A large number of people are migrating as income from agriculture is not constant and stable. It is causing distress and instability. Stemming it through doles or loans is not a sustainable model, Sharma says. People want to be in their native places but they have to be strengthened by involving them in self-sustaining ventures. These include agriculture, horticulture, floriculture, traditional arts and crafts in a scientific manner.
The basic is to provide stability through livelihood. During the last two years the programmes are succeeding and have involved over one lakh people (state’s population is 1.35 crore) in four districts at different altitudes beginning at 290 metre as in Gendikhata in Haridwar to about 2100 metre in Kausani in Bageshwar.
As per the altitude, selection of plants, crops and other details change. The Uttarakhand State Council for Science and Technology has that difficult task of creating the interface for the entrepreneurs since 2017. As climate and other aspects change each district or region has to follow a diverse model to make them competitive, sustainable with a scientific base.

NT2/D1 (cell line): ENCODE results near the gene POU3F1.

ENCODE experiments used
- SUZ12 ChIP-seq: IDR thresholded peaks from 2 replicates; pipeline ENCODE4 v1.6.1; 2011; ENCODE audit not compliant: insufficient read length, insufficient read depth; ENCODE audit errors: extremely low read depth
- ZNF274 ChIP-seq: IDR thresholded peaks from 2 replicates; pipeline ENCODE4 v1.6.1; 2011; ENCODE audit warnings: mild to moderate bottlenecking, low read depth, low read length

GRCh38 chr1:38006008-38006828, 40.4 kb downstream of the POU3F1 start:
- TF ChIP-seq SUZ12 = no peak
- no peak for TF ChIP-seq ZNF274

Initiating these clusters has not been easy. Bringing people together with a common aim for not only creating a model but also sustainable livelihood is cumbersome. Motivating them to be together has been a challenge in an area, where vast stretches have to be traversed on foot. This is a challenge for management and marketing.
But the sankuls or clusters have become lively, says Sharma and gives credit to UCOST scientists like Piyush Joshi and advisors like Threes Kapur who continuously maintain live contact with the key cluster persons. A major achievement has been involvement of women in these experimentations. The UCOST provides them kits and marketing support.
Some women like Prema Joshi, President of the Kausani cooperative, Champa Joshi, Deeksha and Hema Pant have been great strengths. Prema has been instrumental in setting up a school in an area where there was none. She says it was not easy to motivate parents to send children to schools. Today, over 800 children attend her school and in many cases they encourage the parents in her new cluster work.